Although being “able but unwilling to donate to overseas aid” may been seen as selfish, it is in no way immoral, as Peter Singer would like to suggest. People should not have to bear the responsibility of having to care for every other human. Although people grow up with different opportunities, the one thing that everyone has in common is potential. Whether someone lived in a poor family or a rich family, there is the possibility of having a successful life if effort is put into their schoolwork/jobs.
Someone from a poor family might have to work harder than someone from an affluent family because they could have problems finding the money to go to college, but this is why there are scholarships. Someone who works hard, goes to school, gets good grades, and becomes very wealthy shouldn’t have to give up the majority of their money. People work hard for their money and should do what they want with it. If money that is normally spent on luxuries went to aid towards impoverished countries, the work ethic of many would people would drastically decline.
A popular ideal of life is to make a lot of money. Most people were brought up at an early age, to be conditioned based on reward and punishment. Doctors and scientists both have considerable amounts of “luxury” money. They went to school for a long time so that they could make a lot of money. That was their incentive. And without incentives, there would be a lack of scientific discoveries, regarding medicine and other useful things. What would be considered a “luxury” to one person, might be considered a necessity to someone else.
Peter Singer believes that “whatever money [is spent] on luxuries, not necessities, should be given away. ” The world, however, is not that black and white. For example, a college student would probably consider a laptop as a necessity because they would access to something portable in which they could write/turn in their essays or conduct their research. A farmer, on the other hand, might consider a laptop to be a luxury because it doesn’t have much to do with his profession/every day lifestyle.
People should always have money saved up in case of stressful times. Nobody plans on being diagnosed with cancer, but it happens. In situations like this, treatment options, like radiation, can be very expensive. Treatment might take several weeks as well. People need to save up money in case emergencies. Sending a young adult to college might be seen as a luxury to one person while being a necessity for someone else. The definition of luxury and necessity change depending on a given situation.
Although sending money/supplies to overseas nations would help alleviate poverty, it would only do so in regard to short term issues, as opposed to long term ones. In Africa, “aid-supported scholarships [helped send… girls to school,” which was great for a short amount of time. Even though the girls graduated, they still wouldn’t “be able to find a job in their own countries. ” They were educated but couldn’t do anything with their knowledge. In a way, the aid was a waste. Almost every stable/affluent country/nation have an “accountable government and an efficient civil service.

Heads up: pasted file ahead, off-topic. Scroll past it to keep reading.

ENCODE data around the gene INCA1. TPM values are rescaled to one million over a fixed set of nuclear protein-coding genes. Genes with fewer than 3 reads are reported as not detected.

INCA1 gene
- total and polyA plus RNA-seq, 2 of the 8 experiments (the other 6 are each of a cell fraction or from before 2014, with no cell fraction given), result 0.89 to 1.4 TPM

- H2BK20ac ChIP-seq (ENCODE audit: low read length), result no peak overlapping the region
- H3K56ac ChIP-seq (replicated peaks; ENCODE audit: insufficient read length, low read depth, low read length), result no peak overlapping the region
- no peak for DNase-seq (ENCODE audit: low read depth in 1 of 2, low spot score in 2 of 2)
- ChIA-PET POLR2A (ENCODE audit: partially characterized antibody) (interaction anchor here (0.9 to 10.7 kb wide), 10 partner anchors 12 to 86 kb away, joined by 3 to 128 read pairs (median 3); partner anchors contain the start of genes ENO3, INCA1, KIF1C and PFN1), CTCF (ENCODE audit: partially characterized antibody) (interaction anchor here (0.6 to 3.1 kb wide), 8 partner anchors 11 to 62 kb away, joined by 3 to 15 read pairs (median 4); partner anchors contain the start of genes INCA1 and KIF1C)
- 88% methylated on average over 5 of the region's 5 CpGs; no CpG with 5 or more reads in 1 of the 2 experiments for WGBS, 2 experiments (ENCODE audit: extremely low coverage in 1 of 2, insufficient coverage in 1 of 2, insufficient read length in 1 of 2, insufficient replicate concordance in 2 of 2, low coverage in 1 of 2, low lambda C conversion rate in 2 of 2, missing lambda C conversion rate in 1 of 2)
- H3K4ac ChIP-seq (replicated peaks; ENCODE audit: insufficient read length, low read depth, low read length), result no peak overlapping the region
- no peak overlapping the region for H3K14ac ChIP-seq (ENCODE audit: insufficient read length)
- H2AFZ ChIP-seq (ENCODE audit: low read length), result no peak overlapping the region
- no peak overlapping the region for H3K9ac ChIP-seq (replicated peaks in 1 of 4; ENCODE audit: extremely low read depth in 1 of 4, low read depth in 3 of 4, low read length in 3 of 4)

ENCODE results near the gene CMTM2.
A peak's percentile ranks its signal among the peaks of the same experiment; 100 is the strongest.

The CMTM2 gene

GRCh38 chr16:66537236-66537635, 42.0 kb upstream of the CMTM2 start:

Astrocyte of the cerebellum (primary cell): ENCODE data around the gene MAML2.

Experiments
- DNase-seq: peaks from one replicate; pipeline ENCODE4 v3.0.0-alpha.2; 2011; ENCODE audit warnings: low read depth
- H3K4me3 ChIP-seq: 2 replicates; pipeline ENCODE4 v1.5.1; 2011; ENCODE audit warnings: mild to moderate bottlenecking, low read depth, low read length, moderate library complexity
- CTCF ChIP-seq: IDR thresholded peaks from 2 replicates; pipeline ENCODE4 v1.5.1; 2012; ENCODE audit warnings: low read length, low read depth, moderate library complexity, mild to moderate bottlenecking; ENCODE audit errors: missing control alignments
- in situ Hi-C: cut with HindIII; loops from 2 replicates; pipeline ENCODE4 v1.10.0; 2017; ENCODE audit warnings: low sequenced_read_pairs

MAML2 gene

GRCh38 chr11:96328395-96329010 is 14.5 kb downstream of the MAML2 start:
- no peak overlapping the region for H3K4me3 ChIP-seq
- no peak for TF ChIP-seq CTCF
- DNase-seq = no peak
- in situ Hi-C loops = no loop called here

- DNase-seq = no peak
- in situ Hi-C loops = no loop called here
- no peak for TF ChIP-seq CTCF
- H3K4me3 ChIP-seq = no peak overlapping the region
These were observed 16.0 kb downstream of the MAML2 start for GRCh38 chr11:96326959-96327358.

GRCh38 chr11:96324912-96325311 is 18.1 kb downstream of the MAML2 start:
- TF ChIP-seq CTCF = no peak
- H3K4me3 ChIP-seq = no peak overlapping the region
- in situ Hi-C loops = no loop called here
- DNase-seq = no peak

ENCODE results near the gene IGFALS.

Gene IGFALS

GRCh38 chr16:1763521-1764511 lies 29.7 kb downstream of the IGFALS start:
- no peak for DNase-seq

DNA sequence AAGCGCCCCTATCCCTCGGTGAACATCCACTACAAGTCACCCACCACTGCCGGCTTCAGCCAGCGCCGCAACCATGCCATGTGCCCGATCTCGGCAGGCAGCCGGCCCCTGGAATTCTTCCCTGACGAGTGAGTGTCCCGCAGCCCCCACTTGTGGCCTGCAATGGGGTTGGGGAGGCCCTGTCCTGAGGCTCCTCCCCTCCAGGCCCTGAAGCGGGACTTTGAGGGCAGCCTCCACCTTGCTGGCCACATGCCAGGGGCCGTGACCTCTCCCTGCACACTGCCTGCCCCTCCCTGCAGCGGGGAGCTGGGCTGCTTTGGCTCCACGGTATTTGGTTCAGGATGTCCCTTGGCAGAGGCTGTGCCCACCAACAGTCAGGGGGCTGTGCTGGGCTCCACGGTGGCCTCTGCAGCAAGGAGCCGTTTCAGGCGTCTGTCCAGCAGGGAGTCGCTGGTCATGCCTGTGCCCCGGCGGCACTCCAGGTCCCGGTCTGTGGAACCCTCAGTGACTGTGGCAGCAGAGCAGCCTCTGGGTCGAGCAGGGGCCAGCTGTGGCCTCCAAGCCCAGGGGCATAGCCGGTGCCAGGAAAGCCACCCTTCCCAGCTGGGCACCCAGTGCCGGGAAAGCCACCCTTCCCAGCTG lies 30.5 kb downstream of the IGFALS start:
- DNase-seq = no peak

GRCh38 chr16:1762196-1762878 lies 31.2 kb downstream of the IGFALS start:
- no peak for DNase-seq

” These things alone “help meet social needs. Its people need jobs and the belief in their country’s future. ” Money alone cannot “achieve these goals. ” What is the exact definition of a luxury? A necessity? It’s different for everyone, but Peter Singer is trying to define these two ambiguous words. Work ethic would diminish and the quality of life would deplete due to lack of scientific advancement. There would also be no long term goals being met. Overall, donating most of your money to aid for impoverished countries would do more harm than good.
Start with the partial model in the file attached. Marvel Pence, CEO of Marvel’s Renovations, a custom building and repair company, is preparing documentation for a line of credit request from his commercial banker. Among the required documents is a detailed sales forecast for parts of 2020 and 2021:
Labor and Raw Materials
Estimates obtained from the credit and collection department are as follows: collections within the month of sale, 20%; collections during the month following the sale, 60%; collections the second month following the sale, 25%. Payments for labor and raw materials are typically made during the month following the one in which these costs were incurred. Total costs for labor and raw materials are estimated for each month as shown in the table. General and administrative salaries will amount to approximately $25,000 a month; lease payments under long-term lease contracts will be $7,000 a month; depreciation charges will be $8,000 a month; miscellaneous expenses will be $5,000 a month; income tax payments of $30,000 will be due in both August and December; and a progress payment of $95,000 on a new office suite must be paid in October. Cash on hand on July 1 will amount to $70,000, and a minimum cash balance of $30,000 will be maintained throughout the cash budget period.
Prepare a monthly cash budget for the last 6 months of 2020.
Prepare an estimate of the required financing (or excess funds)—that is, the amount of money Marvel’s Renovations will need to borrow (or will have available to invest)—for each month during that period.
Would the cash budget be accurate if inflows came in all during the month, but outflows were bunched early in the month?